SThree plays an integral part in helping our clients find the right talent for their business, particularly those involved in the fields of science, technology, engineering and maths (STEM).
But when it comes to the younger generation, how do you bring the wealth of opportunities available in these areas come alive?
It’s a question that we spend a lot of time thinking about here at SThree. We want to be able to help our clients fulfil their talent objectives not just now, but in the future too. That means that increasing the STEM talent pipeline is a big focus for us.
The UK is a major player in the world of STEM, and it wants to stay that way. Science is as important to the modern world as it ever was, technology is ever-more pervasive in our daily lives, engineering is present in almost all of our everyday products as indeed is maths. It’s clear that being ahead in STEM is crucial to sustaining the continued growth and stability of the UK and global economies.
However, study after study has shown that, worldwide, there is a shortage in the number of people with expertise in this area compared to the number of jobs that will become available. There is a real need to spread the message to younger people of the sheer scale of opportunities available within STEM.
Two of our employees, Nikki Richards, Account Manager, and Ashley McCuskey, Client Relationship Manager, both at SThree brand Huxley Banking and Finance have been involved in a couple of initiatives recently to further our cause.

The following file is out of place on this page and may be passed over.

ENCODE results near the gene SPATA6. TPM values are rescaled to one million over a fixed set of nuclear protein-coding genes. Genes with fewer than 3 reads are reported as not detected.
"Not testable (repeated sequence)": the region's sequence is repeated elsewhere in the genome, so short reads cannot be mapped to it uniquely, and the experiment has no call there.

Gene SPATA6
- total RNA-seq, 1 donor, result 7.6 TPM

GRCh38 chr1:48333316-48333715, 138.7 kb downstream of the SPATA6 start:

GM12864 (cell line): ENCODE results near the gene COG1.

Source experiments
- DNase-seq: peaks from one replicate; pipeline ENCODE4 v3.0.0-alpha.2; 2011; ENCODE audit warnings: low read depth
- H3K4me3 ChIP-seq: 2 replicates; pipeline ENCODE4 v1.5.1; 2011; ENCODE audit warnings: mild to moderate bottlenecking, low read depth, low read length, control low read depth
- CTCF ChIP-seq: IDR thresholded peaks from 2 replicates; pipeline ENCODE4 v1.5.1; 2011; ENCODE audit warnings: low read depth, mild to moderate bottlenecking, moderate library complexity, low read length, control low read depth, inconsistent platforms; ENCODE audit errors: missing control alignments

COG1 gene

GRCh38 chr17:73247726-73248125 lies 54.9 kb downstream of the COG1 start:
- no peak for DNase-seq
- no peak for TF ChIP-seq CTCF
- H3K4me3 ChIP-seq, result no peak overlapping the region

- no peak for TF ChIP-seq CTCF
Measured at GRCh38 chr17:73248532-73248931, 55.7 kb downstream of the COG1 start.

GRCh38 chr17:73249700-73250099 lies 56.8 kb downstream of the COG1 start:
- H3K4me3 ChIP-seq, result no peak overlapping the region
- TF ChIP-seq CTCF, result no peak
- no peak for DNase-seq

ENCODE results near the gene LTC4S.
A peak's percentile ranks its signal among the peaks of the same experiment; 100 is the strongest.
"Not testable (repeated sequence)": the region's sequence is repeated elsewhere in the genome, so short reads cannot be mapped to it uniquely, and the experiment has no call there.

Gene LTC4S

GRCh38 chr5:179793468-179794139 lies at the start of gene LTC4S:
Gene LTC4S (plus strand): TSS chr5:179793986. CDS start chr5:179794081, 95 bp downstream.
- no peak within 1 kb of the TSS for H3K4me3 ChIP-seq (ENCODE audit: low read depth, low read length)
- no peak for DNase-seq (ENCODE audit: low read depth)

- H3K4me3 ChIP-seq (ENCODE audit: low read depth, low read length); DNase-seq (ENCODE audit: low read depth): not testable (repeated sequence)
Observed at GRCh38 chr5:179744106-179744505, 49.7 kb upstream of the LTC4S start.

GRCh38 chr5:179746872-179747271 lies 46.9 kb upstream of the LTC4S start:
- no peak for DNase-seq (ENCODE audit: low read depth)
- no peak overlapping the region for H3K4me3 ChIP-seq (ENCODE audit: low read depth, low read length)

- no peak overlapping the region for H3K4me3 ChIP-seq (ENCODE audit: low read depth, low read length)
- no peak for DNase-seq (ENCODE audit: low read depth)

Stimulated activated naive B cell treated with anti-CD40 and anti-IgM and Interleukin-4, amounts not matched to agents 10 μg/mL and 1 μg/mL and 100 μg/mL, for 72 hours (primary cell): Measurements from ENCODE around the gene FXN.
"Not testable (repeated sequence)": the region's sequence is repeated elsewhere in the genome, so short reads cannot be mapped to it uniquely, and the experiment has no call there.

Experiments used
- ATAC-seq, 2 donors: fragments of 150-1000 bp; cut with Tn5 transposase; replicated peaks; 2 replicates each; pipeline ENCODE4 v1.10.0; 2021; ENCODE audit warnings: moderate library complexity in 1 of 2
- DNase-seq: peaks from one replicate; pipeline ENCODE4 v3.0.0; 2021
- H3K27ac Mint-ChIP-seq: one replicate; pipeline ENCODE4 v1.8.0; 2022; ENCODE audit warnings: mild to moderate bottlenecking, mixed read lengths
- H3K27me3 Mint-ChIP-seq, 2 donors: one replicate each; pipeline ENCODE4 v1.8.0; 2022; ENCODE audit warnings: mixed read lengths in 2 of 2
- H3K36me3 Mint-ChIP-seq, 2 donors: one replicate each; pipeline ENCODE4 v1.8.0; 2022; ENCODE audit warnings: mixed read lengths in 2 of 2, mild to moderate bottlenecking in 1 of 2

The Big Bang Fair
Nikki and Ashley recently attended the Big Bang South East, an interactive engineering and science event designed to raise the profile of young people’s achievements in science and engineering. It’s attended by more than 7,000 9-19 year olds and their teachers from across the region.
Nikki and Ashley both work in the area of Banking and Finance, which is one of the many choices open to young people studying a STEM subject, but in more recent years has had a much maligned reputation. Part of their mission is to resurrect it as the number one choice.
“Part of the challenge is reassuring them that a career in this area is really worthwhile, and that the roles within it are really exciting,” says Nikki. “A lot of young people we spoke to were saying ‘I want to get a job in the City’ but they didn’t really know what that meant, so part of our work was in educating them on what the sorts of opportunities were. Things like the fact that the complexities of banking and finance will always be there, and therefore the work that they will be doing will be really interesting.”
“Working in technology is cool at the moment,” adds Ashley. “So that’s where a lot of people’s focus is. However, if you’re a gaming developer, that’s what you do day in day out, but if you’re in banking and finance, there are lots of different avenues you can take. You can choose to become an expert in one area or you can diversify and try different environments and problem-solving areas. The benefits of working there are long-term, and that’s what we tried to get across.”
Avenues into the job